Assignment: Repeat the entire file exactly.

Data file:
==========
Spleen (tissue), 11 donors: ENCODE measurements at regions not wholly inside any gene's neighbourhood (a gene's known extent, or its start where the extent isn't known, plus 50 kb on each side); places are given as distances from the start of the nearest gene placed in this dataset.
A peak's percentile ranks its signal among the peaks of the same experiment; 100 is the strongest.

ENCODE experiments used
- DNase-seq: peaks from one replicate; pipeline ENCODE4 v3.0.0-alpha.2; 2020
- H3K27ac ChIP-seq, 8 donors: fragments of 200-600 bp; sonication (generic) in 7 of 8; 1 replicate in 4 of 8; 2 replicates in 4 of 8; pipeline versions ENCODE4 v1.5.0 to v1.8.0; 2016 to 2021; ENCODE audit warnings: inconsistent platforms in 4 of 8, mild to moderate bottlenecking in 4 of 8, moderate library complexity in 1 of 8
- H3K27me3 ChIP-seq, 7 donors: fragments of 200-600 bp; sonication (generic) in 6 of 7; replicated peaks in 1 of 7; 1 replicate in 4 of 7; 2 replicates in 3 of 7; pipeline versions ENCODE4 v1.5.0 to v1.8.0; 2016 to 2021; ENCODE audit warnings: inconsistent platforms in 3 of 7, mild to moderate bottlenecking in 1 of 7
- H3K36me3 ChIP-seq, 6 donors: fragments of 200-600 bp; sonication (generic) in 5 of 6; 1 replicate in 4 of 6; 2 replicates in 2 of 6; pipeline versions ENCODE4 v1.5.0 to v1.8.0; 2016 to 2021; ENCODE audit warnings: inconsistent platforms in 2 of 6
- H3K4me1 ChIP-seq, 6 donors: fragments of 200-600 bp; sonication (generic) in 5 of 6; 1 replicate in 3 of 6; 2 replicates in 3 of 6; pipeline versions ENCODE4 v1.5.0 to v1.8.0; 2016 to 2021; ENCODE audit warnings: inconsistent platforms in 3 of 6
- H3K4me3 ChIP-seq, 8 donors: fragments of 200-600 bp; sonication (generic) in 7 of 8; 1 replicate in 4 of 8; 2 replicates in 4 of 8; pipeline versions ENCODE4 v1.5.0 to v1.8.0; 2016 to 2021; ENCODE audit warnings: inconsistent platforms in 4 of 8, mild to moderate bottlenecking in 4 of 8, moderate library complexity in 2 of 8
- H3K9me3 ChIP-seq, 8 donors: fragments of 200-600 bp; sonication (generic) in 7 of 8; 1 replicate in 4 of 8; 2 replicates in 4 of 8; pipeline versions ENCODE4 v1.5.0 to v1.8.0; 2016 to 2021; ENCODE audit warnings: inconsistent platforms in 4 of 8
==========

Spleen (tissue), 11 donors: ENCODE measurements at regions not wholly inside any gene's neighbourhood (a gene's known extent, or its start where the extent isn't known, plus 50 kb on each side); places are given as distances from the start of the nearest gene placed in this dataset.
A peak's percentile ranks its signal among the peaks of the same experiment; 100 is the strongest.

ENCODE experiments used
- DNase-seq: peaks from one replicate; pipeline ENCODE4 v3.0.0-alpha.2; 2020
- H3K27ac ChIP-seq, 8 donors: fragments of 200-600 bp; sonication (generic) in 7 of 8; 1 replicate in 4 of 8; 2 replicates in 4 of 8; pipeline versions ENCODE4 v1.5.0 to v1.8.0; 2016 to 2021; ENCODE audit warnings: inconsistent platforms in 4 of 8, mild to moderate bottlenecking in 4 of 8, moderate library complexity in 1 of 8
- H3K27me3 ChIP-seq, 7 donors: fragments of 200-600 bp; sonication (generic) in 6 of 7; replicated peaks in 1 of 7; 1 replicate in 4 of 7; 2 replicates in 3 of 7; pipeline versions ENCODE4 v1.5.0 to v1.8.0; 2016 to 2021; ENCODE audit warnings: inconsistent platforms in 3 of 7, mild to moderate bottlenecking in 1 of 7
- H3K36me3 ChIP-seq, 6 donors: fragments of 200-600 bp; sonication (generic) in 5 of 6; 1 replicate in 4 of 6; 2 replicates in 2 of 6; pipeline versions ENCODE4 v1.5.0 to v1.8.0; 2016 to 2021; ENCODE audit warnings: inconsistent platforms in 2 of 6
- H3K4me1 ChIP-seq, 6 donors: fragments of 200-600 bp; sonication (generic) in 5 of 6; 1 replicate in 3 of 6; 2 replicates in 3 of 6; pipeline versions ENCODE4 v1.5.0 to v1.8.0; 2016 to 2021; ENCODE audit warnings: inconsistent platforms in 3 of 6
- H3K4me3 ChIP-seq, 8 donors: fragments of 200-600 bp; sonication (generic) in 7 of 8; 1 replicate in 4 of 8; 2 replicates in 4 of 8; pipeline versions ENCODE4 v1.5.0 to v1.8.0; 2016 to 2021; ENCODE audit warnings: inconsistent platforms in 4 of 8, mild to moderate bottlenecking in 4 of 8, moderate library complexity in 2 of 8
- H3K9me3 ChIP-seq, 8 donors: fragments of 200-600 bp; sonication (generic) in 7 of 8; 1 replicate in 4 of 8; 2 replicates in 4 of 8; pipeline versions ENCODE4 v1.5.0 to v1.8.0; 2016 to 2021; ENCODE audit warnings: inconsistent platforms in 4 of 8